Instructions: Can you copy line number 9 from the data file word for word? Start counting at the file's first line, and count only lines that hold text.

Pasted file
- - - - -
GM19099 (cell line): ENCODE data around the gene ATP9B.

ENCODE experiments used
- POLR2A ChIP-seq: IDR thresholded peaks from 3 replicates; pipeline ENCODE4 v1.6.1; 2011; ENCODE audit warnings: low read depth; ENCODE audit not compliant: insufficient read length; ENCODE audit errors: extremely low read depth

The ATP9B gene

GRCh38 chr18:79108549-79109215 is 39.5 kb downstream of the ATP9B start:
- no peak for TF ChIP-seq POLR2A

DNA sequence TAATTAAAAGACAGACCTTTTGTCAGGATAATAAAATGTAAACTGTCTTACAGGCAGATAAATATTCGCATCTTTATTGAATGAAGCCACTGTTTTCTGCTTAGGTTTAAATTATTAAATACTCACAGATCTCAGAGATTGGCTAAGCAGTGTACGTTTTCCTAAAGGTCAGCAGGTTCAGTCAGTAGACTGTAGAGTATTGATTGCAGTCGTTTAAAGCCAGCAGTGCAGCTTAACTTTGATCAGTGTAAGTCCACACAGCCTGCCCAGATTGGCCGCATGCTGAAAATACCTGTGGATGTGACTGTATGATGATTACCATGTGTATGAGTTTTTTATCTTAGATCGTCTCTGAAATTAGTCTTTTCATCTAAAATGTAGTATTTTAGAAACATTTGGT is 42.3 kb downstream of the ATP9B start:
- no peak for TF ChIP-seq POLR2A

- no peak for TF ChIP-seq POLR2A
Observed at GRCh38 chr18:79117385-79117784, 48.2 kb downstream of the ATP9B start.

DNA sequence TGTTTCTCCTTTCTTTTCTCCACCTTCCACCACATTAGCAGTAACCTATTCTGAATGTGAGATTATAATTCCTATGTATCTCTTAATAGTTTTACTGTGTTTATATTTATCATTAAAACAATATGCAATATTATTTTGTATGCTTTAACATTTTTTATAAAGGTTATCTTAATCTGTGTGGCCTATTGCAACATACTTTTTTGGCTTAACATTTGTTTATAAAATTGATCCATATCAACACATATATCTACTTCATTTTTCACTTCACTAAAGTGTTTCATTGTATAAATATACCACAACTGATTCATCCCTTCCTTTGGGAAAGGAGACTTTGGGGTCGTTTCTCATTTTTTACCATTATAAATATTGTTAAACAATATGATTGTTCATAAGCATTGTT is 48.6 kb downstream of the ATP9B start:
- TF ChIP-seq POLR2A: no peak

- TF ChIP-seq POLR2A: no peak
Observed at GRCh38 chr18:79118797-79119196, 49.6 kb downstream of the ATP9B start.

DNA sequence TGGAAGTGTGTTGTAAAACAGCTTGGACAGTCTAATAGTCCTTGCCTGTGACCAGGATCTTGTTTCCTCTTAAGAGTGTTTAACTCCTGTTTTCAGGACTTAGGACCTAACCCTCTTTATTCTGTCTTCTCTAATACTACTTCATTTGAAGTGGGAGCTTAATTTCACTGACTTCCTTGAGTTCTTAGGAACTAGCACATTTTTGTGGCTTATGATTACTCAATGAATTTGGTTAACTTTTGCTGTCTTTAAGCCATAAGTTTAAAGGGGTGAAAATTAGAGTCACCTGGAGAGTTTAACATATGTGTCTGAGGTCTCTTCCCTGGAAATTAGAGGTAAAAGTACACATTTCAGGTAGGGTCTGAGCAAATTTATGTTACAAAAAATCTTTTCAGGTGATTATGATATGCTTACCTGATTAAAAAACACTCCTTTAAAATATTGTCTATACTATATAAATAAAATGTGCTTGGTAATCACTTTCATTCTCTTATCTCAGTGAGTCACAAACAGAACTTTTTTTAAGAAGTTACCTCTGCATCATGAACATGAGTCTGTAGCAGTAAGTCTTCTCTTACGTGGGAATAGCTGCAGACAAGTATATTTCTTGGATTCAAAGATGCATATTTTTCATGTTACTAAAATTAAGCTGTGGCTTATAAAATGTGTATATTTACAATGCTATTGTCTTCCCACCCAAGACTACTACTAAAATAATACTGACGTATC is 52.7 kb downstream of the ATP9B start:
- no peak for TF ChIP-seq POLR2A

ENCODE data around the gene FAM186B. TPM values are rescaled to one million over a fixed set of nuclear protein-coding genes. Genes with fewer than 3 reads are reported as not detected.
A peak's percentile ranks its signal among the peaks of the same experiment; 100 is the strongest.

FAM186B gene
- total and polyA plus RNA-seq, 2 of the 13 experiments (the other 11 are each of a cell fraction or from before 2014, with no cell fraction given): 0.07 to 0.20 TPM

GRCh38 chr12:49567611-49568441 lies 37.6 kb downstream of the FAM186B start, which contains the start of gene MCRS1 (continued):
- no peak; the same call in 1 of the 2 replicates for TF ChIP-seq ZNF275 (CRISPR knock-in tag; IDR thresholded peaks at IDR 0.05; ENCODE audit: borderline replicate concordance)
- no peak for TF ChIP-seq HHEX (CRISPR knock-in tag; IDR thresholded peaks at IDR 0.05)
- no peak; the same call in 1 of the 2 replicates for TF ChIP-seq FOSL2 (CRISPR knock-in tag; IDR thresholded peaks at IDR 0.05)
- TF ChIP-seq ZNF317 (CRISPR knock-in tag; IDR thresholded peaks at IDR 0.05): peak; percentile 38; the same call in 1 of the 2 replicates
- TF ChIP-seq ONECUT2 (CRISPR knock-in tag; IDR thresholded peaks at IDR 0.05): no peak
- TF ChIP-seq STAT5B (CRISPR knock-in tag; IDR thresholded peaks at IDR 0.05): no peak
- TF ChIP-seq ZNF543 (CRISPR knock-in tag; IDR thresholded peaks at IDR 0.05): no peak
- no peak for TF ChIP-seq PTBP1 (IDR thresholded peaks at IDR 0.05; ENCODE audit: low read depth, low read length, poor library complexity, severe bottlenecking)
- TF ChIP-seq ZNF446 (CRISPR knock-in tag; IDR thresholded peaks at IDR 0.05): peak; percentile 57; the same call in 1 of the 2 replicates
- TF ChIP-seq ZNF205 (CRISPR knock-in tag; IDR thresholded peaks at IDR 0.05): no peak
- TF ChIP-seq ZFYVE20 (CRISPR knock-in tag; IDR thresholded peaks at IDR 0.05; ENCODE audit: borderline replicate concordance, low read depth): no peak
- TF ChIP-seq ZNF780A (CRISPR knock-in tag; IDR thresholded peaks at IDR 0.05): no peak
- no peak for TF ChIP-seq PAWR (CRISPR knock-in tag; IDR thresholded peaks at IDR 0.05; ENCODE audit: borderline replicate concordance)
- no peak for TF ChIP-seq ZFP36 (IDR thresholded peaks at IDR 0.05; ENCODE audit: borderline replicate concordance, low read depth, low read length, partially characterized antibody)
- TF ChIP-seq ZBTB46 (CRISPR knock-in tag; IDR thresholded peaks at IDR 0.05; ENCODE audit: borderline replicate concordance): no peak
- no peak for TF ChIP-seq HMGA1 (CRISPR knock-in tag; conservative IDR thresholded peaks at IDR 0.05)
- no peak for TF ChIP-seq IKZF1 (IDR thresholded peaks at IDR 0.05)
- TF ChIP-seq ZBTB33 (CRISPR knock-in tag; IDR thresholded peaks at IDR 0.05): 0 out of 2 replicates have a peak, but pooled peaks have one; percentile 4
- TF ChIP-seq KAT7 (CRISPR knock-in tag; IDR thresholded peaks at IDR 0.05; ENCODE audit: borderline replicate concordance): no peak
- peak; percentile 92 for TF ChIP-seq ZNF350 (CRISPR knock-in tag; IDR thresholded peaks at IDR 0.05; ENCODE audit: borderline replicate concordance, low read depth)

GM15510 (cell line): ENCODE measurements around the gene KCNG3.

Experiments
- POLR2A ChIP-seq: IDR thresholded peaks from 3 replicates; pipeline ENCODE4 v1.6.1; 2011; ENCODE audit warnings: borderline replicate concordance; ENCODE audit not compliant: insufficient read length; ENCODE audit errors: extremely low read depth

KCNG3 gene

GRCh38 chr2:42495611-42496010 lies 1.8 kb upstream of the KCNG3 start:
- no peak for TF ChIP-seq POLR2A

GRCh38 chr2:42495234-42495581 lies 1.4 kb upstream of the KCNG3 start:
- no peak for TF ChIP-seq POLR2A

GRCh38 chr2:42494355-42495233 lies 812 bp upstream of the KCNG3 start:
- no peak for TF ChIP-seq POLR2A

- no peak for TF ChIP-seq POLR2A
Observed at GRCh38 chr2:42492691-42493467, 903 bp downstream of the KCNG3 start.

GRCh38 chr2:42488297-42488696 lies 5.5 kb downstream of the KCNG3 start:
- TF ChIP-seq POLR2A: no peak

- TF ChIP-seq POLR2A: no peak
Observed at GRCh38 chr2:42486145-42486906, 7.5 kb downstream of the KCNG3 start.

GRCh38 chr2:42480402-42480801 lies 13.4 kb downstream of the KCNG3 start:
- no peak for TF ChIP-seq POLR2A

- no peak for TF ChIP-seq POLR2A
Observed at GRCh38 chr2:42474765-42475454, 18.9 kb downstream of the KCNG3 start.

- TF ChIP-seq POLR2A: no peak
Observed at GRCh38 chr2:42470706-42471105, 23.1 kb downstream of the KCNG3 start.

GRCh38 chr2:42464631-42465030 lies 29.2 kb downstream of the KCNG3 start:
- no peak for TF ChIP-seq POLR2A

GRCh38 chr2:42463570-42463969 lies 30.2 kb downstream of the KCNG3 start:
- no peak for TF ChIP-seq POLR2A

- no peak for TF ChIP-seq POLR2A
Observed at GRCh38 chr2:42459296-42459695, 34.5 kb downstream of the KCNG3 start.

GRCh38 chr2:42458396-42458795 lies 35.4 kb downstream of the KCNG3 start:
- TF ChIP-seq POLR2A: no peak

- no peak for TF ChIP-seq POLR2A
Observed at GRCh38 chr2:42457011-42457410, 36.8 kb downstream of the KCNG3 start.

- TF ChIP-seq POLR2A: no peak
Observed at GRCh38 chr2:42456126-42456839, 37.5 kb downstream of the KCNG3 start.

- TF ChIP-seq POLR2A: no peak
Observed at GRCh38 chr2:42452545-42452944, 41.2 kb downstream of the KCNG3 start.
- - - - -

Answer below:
- no peak for TF ChIP-seq POLR2A